Spend just a few minutes researching the difference between a ‘rebrand’ and ‘brand refresh’ and you’ll be offered many opinions defining their absolute, uncompromising distinction.
Usually, there will be a helpful, hyperbolic analogy to better describe their meaning. For instance: if you were to ‘refresh’ yourself to surprise your other half, this may include a new haircut, different outfit and perhaps some dancing lessons. If you were to ‘rebrand’ yourself you’d basically be leaving and replacing yourself with a model better suited to your partner. Or a puppy, perhaps.
A rebrand essentially reinvents the brand, while a refresh updates it. But are these terms becoming less and less relevant to agencies? When I asked David Wall (co-founder of Dusted and, quote, ‘knows everything there is to know about branding’) about brand refreshes his eyes lit up with wisdom and maybe some tears.
“A brand refresh is, strictly speaking, no different to a rebrand. They are essentially covering the same areas, however a refresh is used to describe a smaller, more economical approach: when you’re looking for evolution, not revolution.”
Some time ago Dusted were asked to refresh the brand for the Wine and Spirit Education Trust (WSET), which we did. It was a fascinating process in design; we developed a new brand identity they could be proud of, while retaining much of the brand equity they had thus far developed. The brand imagery has long been associated with the Greek mythological character Ariadne, and this is something we wanted to work with. Rather than giving them a new direction entirely, we updated their existing logo to refresh the look and feel.
Despite making a conscious effort to maintain the brand equity and keep the business recognisable to existing customers, when I spoke to Darren Holburn (co-founder of Dusted and all round branding guru) he still insisted this was a rebrand, rather than a refresh.
“For WSET the priority was about redirecting their values and helping them pursue a new future.” A lot of what you find on the Internet will give you very definitive ideas about what ‘refresh’ and ‘rebrand’ are, but Darren says otherwise. “It’s not black and white, there’s definitely a sliding scale. Some observers would pin our WSET project as a refresh, but it would be closer to a rebrand, if anything.”
When we came to WSET we got started on researching how people see the brand, and what kind of reputation they had amassed so far. Among phrases with positive connotations such as ‘recognisable’, ‘classic’ and ‘traditional’ were occasional negative comments such as ‘not relevant’, ‘inconsistent’ and ‘not premium enough’. Being a wine and spirit education trust, they have a certain image to maintain, but the business is far from elitist or pretentious. The brand change needed to reflect that, and that meant taking action on the WSET company values.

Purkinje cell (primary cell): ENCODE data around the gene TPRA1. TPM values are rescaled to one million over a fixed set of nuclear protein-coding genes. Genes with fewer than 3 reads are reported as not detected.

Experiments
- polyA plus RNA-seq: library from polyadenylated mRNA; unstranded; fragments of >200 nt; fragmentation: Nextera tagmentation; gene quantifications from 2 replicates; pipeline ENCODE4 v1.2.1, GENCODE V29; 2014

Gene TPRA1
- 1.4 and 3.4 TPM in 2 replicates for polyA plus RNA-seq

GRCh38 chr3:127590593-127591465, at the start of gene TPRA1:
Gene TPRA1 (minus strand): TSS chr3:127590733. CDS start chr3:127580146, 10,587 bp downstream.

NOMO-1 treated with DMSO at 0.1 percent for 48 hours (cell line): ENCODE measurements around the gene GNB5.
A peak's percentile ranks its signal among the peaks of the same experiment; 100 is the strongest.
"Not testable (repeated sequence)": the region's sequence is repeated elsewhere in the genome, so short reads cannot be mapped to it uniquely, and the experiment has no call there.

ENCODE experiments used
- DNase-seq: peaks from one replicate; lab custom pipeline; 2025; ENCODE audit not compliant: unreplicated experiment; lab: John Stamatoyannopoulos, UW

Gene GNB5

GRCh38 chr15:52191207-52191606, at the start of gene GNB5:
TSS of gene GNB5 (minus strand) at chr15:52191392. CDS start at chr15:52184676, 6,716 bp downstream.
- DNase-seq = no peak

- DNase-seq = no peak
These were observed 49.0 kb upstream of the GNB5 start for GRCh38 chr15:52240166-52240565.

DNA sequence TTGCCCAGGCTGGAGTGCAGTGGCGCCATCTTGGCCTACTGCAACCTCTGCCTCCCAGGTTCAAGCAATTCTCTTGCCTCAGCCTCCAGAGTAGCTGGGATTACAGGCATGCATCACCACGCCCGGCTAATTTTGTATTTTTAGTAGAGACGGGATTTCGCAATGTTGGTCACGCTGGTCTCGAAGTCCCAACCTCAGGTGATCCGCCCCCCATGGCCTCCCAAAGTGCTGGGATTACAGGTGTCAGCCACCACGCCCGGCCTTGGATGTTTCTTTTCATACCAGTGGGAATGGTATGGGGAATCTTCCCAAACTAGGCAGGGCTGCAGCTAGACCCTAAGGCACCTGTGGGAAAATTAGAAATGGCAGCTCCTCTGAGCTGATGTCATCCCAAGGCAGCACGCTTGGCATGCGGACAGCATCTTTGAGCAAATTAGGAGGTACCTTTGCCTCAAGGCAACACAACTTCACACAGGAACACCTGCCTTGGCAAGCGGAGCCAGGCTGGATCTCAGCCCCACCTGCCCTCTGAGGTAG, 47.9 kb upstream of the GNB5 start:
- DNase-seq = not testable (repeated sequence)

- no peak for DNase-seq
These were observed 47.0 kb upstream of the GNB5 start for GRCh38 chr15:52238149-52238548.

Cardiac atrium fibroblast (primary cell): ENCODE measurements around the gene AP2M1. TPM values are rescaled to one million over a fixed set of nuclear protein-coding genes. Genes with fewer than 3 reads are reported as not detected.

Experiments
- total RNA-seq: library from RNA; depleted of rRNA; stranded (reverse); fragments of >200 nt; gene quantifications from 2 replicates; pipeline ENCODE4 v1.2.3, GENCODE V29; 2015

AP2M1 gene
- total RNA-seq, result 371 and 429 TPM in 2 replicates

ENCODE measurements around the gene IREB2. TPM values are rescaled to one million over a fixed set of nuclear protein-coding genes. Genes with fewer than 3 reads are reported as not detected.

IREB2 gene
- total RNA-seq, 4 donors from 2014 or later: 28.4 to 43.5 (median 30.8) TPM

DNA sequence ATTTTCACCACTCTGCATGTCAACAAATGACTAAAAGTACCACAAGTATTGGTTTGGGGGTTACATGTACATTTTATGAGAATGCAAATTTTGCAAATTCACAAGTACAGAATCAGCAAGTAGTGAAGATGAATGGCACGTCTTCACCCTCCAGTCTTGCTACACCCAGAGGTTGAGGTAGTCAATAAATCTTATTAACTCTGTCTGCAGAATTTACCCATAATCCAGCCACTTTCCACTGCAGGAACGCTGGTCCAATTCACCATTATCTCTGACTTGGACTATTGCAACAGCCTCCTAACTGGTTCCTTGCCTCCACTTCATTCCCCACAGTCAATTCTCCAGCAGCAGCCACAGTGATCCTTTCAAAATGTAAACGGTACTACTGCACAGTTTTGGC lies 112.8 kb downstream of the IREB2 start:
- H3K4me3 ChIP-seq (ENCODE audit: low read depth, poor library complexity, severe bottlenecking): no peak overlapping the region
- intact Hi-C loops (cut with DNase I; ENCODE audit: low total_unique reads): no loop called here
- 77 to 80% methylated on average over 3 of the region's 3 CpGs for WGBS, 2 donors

WSET needed a much more up-to-date and professional image to complement their intended global reputation, but more importantly we wanted the rebrand to clarify their position as global educators. The client wanted to make it evident in their imagery and language that they are primarily an educator, toning down the classical, tradition style observers may misconstrue as too traditional. We helped them redefine their values in a way that better complemented the company objectives. Essentially we provided a ‘toolkit’ to enable WSET to continue to move forward, maintain a strong global position and cement their reputation as leaders in their industry.
If one were to redefine client values, that would make the strategy a rebrand. Company values are effectively their identity and when you change an identity you are rebranding, even if you maintain the elements of the design and keep the brand equity. After all, if you swapped brains with someone else, your body would have some of your ‘brand’ equity but it wouldn’t be you, as your identity. They might be better at being you than you were, but that’s probably very little consolation.
So when setting out your strategy, you shouldn’t specifically seek to refresh or rebrand: set out to help the client. Defining your brand strategy as rebrand or brand refresh limits your options, while you need to be free to do what is best for the company. As Darren says:
“At the end of the day you’re just trying to create a modern and engaging brand for your client.”